The 1969 French neo-noir The Sicilian Clan is an exemplar of noir’s Perfect Crime sub-genre – they’re going to get away with the elaborately planned big heist EXCEPT FOR ONE THING. In this case, the one thing is Sicilian macho pride.
There’s an inventive jail break, an exciting boudoir escape and an impossibly brilliant heist plan. There’s also a great scene with a kid and his toy gun. The suspense tightens even more when a minor character’s wife unexpectedly shows up and threatens to derail the heist again and again.
Most of all, director Henri Verneuil knew that he had three unbeatable cards to play, and he got the most from them:
- Alain Delon – Impossibly handsome and dashing, no one ever removed their sunglasses with more of a flourish than Delon. Delon was in his early thirties, and at the peak of his string of crime movie vehicles, after Anybody Can Win and Le Samourai and before Le Cercle Rouge and The Gypsy.
- Lino Ventura – One of the most watchable French stars, Ventura’s bloodhound face had been reshaped by his earlier career as a professional wrestler. Here, he’s the guy you’re drawn to whenever he’s on-screen.
- Jean Gabin – Probably the greatest male French movie star ever, Gabin had dominated prewar French cinema with Pepe LeMoko, La Grande Illusion, Port of Shadows and Le Bete Humaine. After the war, he aged into noir (Touchez Pas aux Grisbi) and, in the 1960s, into neo-noir. Gabin oozed a seasoned cool (like Bogart) and imparted a stately gravitas to his noir and neo-noir characters.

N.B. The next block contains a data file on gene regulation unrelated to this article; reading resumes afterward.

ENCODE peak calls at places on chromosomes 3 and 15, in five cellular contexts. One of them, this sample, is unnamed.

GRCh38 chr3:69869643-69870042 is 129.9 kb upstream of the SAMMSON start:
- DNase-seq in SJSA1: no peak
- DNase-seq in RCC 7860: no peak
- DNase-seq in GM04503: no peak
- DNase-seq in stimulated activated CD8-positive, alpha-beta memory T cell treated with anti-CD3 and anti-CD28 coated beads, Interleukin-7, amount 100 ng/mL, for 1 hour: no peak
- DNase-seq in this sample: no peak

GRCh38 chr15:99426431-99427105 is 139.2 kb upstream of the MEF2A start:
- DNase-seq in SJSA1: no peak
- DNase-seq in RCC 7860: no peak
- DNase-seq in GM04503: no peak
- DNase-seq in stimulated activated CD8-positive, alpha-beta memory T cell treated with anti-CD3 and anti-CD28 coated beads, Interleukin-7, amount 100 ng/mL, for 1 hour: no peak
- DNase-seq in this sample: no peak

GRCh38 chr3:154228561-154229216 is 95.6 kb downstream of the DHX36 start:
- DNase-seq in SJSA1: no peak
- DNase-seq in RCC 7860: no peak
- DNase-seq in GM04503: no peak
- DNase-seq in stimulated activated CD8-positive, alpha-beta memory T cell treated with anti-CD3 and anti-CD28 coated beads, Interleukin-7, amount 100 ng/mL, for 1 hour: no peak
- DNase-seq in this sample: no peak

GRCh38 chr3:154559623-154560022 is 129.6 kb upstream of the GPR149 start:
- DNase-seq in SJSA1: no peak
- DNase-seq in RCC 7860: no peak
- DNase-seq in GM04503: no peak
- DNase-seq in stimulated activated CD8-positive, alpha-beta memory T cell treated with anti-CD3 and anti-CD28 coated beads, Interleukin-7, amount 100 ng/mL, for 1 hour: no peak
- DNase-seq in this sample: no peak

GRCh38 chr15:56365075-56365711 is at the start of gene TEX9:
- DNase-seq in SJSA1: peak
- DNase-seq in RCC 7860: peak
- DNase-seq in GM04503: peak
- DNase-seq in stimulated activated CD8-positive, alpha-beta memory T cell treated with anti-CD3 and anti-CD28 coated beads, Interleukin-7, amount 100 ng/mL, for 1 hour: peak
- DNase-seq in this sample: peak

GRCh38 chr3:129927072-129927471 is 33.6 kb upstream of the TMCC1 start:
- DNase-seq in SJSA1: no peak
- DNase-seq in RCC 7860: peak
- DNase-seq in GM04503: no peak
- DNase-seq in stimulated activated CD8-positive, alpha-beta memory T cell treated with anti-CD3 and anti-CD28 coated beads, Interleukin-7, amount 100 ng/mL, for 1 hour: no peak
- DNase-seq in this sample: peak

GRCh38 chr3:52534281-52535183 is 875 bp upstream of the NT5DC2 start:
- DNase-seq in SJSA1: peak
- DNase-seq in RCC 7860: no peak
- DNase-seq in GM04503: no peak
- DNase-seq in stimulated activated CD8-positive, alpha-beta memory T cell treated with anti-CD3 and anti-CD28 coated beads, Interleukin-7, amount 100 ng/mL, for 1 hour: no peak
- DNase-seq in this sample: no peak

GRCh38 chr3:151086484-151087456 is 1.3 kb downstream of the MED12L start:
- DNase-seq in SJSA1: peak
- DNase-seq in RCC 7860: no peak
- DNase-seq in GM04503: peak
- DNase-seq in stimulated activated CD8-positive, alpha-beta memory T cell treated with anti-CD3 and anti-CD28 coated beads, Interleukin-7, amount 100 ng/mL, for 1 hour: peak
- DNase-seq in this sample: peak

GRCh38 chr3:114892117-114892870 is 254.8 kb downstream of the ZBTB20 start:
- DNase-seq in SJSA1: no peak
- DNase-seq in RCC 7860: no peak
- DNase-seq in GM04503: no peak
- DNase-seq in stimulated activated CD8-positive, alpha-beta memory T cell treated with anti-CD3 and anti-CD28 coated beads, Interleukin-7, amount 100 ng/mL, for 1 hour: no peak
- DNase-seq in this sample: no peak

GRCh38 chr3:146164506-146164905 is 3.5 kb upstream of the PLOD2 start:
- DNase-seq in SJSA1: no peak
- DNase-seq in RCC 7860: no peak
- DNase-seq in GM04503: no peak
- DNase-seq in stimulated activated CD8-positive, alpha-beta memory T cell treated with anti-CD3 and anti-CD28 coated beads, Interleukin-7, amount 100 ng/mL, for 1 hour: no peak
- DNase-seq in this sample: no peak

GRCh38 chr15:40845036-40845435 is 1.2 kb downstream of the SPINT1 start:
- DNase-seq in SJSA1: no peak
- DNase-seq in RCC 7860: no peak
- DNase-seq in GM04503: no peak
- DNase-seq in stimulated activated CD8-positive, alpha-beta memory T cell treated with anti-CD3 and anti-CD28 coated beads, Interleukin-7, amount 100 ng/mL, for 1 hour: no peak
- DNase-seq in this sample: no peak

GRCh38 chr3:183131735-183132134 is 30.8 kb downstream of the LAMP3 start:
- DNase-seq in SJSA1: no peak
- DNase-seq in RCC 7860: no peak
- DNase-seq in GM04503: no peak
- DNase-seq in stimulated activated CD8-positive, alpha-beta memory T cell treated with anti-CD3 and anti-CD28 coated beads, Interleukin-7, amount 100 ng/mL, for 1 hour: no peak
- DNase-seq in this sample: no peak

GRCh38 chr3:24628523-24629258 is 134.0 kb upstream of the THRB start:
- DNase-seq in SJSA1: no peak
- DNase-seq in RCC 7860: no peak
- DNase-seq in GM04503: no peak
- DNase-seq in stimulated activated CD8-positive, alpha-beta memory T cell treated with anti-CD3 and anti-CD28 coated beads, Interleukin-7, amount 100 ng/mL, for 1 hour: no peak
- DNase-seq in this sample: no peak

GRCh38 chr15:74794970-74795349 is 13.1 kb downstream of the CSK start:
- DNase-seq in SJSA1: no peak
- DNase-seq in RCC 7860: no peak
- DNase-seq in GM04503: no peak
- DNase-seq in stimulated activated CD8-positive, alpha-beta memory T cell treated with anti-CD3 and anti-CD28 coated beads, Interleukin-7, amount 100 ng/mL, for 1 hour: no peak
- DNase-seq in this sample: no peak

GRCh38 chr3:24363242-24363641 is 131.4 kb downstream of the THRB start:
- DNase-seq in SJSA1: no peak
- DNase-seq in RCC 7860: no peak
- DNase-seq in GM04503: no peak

In The Sicilian Clan, Delon plays the reckless hood in over his head. Gabin plays the crime boss who is exploiting him. And Ventura plays the cagey detective after them both.
Here’s a nice touch – the highly professional gang brings in an outsider who is a hopeless drunk. What is his specialty and why do they need him? When we find out during the final heist, it’s a stunner that no one could see coming.
The whistling and boings in the offbeat score tell us that it’s the work of Ennio Morricone in his Spaghetti Western period; I’m a Morricone fan, but this is not one of his best.
The Sicilian Clan is not a classic. The dialogue is grossly clichéd. There is not a single ordinary looking woman in the film. An obligatory tryst is tiresomely predictable and made worse by the score’s wacky, clanging music.
But the plot, while contrived, is well-contrived. And the combination of Delon, Ventura and Gabin will make almost anything work. You can watch The Sicilian Clan at the Castro Theatre during Noir City 2017, or stream it from Amazon Instant Video, iTunes, Vudu, YouTube and Google Play.
[Note: In our post 9/11 world, audiences will feel uneasy when a hijacked airplane flies low over the Manhattan skyscrapers.]